Lori Lightfoot will run on a platform of fairness, public safety, and equal investment.  She is explicitly anti-establishment but not necessarily “progressive,” as dismantling “the Chicago way” will entail taking on the public unions.  She will get the vote of the poor and the ordinary, the dispossessed and struggling folk of the city.  She will get a lot of the liberal vote–and the vote of the cynics and those seasoned enough to see through Preckwinkle.  She will get the “roulette” voters, who after a lifetime of being betrayed by Chicago’s power elite, will look at little Lori Lightfoot and say “What the hell.”

Image: 1981 view of Chicago’s City Hall and Daley Plaza,
 from this source.

Chicago’s Mayoral Election

Black and white perspectival view of Chicago's City Hall taken from the southeast.

Tomorrow is Chicago’s mayoral election, with fourteen candidates vying to replace the incumbent Rahm Emanuel.  The large number of candidates and an unusually unsettled political climate make this a particularly exciting and unpredictable contest.  If one candidate among the fourteen pulls way ahead and receives a majority of all votes cast tomorrow, that candidate will be Chicago’s new mayor.  But, given the absence of a clear front-runner, it is more likely that no one will receive a majority, setting the stage for a run-off between the two highest-polling candidates.  (In fact, election-eve polling shows no one candidate getting more than fourteen percent.)

So, the most significant mayoral race in decades is coming down to the wire.  Three or four events have shaped the race and influenced the way voters are assessing the candidates.  The first of these is the Laquan McDonald shooting, which destroyed Mayor Emanuel’s reputation and chance of re-election.  One year into the mayor’s second term, it came out that he had been responsible for suppressing the video of Laquan McDonald’s shooting in favor of covering up the police’s misconduct and buying off the dead teen’s family.  Since then, the shame of a colossal moral failure has dogged Emanuel’s administration.  But the fallout from this event has galvanized the electorate to expect more from the city and its police department, to demand better policing, and to look for leaders who will be on the side of citizens and have the courage to stand up to the police and to entrenched interests that do nothing but tolerate unacceptably high levels of violence in the city.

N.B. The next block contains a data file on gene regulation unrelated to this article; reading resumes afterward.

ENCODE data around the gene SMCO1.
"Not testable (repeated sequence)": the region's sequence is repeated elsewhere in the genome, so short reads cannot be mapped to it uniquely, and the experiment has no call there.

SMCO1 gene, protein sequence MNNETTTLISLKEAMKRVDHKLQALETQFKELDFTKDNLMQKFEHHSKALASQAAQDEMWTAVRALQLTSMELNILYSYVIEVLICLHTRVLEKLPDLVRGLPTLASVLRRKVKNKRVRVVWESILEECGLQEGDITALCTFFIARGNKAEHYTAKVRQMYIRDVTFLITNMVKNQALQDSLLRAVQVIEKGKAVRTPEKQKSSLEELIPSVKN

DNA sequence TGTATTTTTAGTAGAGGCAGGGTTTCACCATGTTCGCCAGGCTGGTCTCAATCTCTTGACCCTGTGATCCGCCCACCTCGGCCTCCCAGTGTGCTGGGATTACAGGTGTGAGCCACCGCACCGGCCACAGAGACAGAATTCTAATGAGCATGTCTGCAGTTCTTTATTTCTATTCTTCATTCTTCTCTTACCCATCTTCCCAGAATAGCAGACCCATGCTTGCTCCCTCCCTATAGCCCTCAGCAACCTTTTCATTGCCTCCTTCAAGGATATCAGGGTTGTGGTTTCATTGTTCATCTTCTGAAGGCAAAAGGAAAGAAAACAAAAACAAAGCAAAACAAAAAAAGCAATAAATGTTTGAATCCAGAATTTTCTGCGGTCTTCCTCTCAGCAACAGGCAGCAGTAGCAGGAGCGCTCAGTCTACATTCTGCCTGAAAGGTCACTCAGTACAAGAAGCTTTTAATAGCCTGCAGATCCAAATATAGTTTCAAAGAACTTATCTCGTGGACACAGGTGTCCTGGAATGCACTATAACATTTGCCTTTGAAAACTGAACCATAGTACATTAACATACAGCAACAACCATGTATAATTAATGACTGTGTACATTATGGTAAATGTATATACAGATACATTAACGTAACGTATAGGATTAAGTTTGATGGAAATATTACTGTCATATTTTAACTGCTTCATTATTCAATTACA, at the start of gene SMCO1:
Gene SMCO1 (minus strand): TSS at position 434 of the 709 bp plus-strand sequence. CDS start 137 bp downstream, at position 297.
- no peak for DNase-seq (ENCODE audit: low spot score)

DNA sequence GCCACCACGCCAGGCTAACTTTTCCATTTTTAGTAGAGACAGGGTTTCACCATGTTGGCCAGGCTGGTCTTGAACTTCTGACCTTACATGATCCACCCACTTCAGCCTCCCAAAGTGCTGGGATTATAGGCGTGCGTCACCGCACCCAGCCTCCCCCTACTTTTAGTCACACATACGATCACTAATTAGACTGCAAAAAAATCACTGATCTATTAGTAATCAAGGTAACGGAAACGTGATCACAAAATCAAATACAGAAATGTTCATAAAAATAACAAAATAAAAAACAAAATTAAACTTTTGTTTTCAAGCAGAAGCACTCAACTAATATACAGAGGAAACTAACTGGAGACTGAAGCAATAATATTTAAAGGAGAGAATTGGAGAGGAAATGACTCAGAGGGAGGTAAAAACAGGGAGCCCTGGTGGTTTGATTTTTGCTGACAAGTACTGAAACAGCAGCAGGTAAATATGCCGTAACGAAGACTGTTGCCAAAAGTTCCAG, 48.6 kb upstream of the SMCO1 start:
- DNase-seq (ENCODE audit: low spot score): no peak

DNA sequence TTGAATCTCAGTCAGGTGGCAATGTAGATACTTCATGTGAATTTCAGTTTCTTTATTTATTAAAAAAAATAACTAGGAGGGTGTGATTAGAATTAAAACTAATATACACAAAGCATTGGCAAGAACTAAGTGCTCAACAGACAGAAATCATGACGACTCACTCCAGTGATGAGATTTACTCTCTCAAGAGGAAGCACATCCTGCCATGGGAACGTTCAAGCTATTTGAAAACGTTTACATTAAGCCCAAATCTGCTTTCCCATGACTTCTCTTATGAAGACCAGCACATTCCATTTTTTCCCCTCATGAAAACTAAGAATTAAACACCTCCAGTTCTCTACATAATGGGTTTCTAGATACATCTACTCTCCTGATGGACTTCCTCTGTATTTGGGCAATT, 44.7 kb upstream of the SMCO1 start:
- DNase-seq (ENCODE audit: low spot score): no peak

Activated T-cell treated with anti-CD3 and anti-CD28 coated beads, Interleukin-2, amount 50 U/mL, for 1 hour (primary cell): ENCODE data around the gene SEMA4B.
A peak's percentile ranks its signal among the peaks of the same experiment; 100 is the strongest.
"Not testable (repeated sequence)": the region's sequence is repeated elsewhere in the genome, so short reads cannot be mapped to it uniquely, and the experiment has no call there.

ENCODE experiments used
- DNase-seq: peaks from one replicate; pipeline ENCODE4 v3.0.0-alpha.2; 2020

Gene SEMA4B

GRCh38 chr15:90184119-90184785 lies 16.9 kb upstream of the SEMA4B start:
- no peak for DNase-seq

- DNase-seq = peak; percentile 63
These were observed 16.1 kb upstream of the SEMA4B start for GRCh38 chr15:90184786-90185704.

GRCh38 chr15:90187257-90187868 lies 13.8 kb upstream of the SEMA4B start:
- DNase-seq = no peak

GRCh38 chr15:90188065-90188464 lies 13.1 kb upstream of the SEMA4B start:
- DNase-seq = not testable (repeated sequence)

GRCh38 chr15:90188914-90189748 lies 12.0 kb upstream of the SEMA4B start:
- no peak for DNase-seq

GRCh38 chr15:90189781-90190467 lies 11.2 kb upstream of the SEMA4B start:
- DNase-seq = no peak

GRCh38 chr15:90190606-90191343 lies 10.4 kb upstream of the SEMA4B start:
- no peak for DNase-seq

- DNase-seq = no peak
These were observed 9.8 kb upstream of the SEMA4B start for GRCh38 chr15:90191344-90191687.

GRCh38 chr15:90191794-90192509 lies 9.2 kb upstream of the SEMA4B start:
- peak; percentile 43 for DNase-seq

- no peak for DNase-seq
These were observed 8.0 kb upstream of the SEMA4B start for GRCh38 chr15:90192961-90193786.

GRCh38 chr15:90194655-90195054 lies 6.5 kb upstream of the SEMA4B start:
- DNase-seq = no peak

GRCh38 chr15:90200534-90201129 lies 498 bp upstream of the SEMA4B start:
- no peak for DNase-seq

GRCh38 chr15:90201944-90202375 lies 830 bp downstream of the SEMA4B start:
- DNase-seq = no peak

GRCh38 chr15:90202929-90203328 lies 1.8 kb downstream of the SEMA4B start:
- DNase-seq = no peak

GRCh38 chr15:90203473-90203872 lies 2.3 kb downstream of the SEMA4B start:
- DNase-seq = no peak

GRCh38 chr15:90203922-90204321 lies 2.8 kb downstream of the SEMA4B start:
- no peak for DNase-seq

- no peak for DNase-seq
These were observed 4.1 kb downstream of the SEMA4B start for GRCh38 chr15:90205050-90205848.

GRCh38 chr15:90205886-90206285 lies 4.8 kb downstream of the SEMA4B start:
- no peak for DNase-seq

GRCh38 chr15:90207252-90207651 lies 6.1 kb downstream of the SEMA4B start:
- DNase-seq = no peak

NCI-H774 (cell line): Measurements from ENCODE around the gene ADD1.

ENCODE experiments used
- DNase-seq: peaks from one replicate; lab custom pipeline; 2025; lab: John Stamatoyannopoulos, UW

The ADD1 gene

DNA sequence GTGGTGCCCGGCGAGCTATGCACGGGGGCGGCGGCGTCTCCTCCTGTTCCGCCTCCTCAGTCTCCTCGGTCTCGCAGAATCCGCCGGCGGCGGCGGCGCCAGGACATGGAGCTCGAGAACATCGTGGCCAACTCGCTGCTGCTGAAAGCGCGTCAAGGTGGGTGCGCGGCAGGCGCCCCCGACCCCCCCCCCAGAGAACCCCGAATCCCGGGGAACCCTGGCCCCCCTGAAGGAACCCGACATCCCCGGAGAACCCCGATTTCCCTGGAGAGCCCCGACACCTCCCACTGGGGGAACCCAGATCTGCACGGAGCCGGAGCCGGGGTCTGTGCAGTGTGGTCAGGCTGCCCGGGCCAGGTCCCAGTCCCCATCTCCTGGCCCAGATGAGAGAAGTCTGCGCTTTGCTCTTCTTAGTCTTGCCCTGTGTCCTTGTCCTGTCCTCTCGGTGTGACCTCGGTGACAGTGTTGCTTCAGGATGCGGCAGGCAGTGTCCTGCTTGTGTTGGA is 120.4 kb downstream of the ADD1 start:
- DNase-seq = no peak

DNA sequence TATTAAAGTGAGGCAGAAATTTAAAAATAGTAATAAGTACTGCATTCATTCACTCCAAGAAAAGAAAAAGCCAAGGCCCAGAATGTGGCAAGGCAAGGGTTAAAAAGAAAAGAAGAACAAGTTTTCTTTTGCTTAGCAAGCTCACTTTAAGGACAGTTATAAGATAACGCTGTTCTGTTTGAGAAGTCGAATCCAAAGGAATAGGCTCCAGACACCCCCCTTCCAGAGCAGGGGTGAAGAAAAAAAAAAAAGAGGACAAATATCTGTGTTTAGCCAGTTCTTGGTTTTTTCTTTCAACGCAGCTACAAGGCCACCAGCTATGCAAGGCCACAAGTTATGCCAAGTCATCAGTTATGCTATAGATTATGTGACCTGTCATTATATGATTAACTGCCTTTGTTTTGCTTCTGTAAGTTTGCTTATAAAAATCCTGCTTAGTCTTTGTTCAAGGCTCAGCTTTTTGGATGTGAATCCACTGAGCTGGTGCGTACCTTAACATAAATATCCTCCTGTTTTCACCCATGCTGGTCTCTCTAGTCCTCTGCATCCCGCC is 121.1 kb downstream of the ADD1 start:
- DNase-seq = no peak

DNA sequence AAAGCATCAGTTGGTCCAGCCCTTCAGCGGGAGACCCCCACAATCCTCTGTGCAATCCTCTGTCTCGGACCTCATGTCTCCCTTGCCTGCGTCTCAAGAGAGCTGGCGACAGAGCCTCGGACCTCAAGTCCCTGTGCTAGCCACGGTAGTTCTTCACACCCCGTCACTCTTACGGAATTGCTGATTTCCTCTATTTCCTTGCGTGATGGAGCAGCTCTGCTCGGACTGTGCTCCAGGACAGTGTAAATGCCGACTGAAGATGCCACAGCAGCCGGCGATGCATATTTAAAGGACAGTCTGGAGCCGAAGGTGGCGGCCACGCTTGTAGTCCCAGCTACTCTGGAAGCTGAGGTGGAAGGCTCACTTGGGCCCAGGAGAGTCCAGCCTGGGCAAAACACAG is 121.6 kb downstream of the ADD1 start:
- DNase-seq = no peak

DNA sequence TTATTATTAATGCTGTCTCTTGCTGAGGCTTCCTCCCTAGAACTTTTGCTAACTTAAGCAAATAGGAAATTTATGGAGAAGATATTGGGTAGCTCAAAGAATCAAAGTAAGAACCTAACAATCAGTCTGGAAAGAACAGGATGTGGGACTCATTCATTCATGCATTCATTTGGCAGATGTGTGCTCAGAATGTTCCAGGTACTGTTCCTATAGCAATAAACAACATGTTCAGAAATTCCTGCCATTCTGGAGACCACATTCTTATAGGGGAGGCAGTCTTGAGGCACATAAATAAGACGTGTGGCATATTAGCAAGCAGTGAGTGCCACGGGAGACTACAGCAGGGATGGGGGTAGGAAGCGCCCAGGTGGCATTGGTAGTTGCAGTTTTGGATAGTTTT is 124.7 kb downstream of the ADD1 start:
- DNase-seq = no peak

Mayor Emanuel’s disgrace has left him in too weak a position to ensure that his office will go to a chosen successor, even though he appears to hope the office will go to Bill Daley.  Bill Daley’s election would represent a terrible step backward, however, at a time when the city desperately needs an honest, fresh, independent guide.

The second event shaping the race is the feds’ recent sting.  In January, the FBI raided the offices of Alderman Ed Burke, who symbolizes the hermetic quality of Chicago machine politics, having enjoyed a controlling influence over local affairs while occupying the same seat in the city council for 49 years.  Burke is now, as Chicago Magazine put it, “facing federal charges for allegedly extorting legal business from the owner of a Burger King in his ward.”  Four candidates in the mayor’s race have “come up” through the machine and represent a continuation of politics as usual: Toni Preckwinkle, Susana Mendoza, Gery Chico, and Bill Daley.  The raid on Burke’s offices has been followed with the even more sensational revelation that Alderman Danny Solis wore a wire for the FBI for almost two years.  Solis chose to cooperate with the FBI rather than face charges of criminal misconduct himself.

As the FBI’s work opens up the happy possibility that more corruption will be exposed in Chicago, the prospects of many of the city’s erstwhile leaders are being recast.  Will Chicago voters finally turn against candidates such as Bill Daley, Susana Mendoza, Toni Preckwinkle, and Gery Chico, who are clearly creatures of the Chicago machine?  If voters do turn decisively toward “outsider” candidates, they may at last succeed in draining the swamp and liberating the city from “the Chicago Way.”

Identity politics is a third factor that makes the outcome of the contest hard to predict.  With so many candidates in the mix, including four women and many people of color, the contest will ultimately hinge on attributes other than the candidates’ skin color or sex.  It becomes nonsensical to talk about how “the black vote,” or “the female vote,” or “the white male vote” will go.  Will the upstart Amara Enyia and the solemn Lori Lightfoot split the black vote with Willie Wilson and Toni Preckwinkle?  Or will blacks simply vote for whomever seems likely to do the most for their communities and their pocketbooks, regardless of how they look?  In this day and age, what demographic is viscerally devoted to Bill Daley?  Looking at the contest in terms of superficial attributes seems particularly futile and nonsensical this time around.

It’s a momentous day for Chicago.  Personally, I hope either Lori Lightfoot or Gary McCarthy wins: either would make a fine, iconoclastic mayor.  Chicago needs to reject machine politics and all its creatures.  Peace, public safety, and honest governance: this, above all, is what Chicago needs.

Image: 1981 Hedrich-Blessing photograph of Chicago’s City Hall, taken from the southeast,
from this source.